Failing to catch defendant file downloaders on copyright infringement claims due to the fact that it is so difficult to prove that someone who owns an Internet connection was necessarily that someone who used it to download files, AF Holdings tried to assert an additional claim against local area network owners: Specifically, for negligence arising out of failure to secure their LAN.
See AF Holdings, LLC v. Doe, 2012 WL 3835102 (N.D. Cal., September 4, 2012):
[Plaintiff alleges] that Hatfield failed to secure access to his residential Internet connection, thereby making it possible for the “Doe” defendant to engage in the unlawful downloading.
The likely reality in this “Plaintiff v. Doe plus one” lawsuit is that AF Holdings suspects that the LAN owner, Hatfield, and the Doe infringer are one and the same. However, due to the recent spate of such cases being dismissed given the difficulty of showing that a LAN owner is necessarily the infringer, AF Holdings took the novel approach of suing “Doe” for infringement and adding Hatfield on for negligence. This way, if the negligence cause of action moves forward, AF Holdings would then be able to proceed into discovery and potentially prove that Hatfield and Doe are the same person.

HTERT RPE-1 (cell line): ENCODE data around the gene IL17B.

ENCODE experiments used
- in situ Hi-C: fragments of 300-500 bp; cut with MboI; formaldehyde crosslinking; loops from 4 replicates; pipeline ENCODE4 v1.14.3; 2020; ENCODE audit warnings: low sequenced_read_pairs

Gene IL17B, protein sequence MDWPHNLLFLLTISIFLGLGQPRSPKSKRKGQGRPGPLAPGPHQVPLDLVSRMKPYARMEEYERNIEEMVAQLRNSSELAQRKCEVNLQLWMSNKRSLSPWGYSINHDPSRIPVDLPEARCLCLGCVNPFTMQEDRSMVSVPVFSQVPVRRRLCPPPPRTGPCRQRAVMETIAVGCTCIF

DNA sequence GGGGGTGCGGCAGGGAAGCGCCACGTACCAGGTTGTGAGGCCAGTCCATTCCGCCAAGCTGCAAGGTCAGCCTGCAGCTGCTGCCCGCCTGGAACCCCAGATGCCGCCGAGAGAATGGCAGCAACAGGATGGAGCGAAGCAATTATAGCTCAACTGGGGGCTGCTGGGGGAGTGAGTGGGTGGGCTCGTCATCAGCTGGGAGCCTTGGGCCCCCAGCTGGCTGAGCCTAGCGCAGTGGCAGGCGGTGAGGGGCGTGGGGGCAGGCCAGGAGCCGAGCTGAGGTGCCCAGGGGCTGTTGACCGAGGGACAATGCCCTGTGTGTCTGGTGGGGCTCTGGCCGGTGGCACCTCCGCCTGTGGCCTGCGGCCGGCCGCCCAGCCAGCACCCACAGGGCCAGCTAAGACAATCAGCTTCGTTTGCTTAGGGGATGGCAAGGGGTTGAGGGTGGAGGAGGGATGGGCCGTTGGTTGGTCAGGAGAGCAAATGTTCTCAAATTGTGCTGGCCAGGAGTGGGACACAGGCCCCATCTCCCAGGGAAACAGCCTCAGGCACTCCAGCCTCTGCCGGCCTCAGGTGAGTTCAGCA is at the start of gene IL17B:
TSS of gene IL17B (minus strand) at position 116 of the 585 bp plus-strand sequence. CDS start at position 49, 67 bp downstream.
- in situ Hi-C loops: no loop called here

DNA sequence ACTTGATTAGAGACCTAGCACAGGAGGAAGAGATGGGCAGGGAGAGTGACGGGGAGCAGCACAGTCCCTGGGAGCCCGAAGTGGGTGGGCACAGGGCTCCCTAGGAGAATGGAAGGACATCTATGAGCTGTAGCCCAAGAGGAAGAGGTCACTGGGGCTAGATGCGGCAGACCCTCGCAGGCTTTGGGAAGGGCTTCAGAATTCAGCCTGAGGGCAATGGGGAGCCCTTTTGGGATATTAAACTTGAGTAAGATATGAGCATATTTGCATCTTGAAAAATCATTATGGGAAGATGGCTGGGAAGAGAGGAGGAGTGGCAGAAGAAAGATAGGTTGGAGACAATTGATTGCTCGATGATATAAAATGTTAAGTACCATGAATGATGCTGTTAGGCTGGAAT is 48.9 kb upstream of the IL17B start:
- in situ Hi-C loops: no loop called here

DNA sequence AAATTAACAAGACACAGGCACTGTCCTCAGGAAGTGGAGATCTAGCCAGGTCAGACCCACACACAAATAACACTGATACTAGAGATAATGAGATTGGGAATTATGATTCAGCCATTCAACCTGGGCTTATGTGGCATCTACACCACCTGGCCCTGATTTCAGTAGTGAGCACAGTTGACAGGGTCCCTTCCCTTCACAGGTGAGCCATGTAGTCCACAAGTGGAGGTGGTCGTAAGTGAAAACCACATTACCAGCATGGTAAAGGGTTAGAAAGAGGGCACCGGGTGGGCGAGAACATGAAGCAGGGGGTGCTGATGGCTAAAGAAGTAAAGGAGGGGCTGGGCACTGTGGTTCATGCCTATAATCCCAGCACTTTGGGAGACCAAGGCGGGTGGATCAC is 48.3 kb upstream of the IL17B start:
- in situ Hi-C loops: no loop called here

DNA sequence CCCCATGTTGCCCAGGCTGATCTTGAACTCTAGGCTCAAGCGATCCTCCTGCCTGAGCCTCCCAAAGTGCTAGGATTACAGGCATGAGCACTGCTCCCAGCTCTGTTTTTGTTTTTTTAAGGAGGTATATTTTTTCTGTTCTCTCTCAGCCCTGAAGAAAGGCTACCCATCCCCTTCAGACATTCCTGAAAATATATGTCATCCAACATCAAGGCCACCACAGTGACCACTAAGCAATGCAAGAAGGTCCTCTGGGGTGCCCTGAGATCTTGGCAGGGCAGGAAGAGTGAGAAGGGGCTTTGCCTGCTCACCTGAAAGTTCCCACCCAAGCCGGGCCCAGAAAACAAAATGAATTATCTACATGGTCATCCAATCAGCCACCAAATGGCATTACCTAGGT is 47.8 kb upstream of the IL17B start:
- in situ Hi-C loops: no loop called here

The Court was not having it. Falling back on basic Torts principals, the Court ruled that a LAN owner would need to have some sort of special relationship with a copyright author (in this case the plaintiff) in order to have an “affirmative duty” to secure his Internet network.
No affirmative duty means no negligence, so back to the drawing board for copyright plaintiffs.
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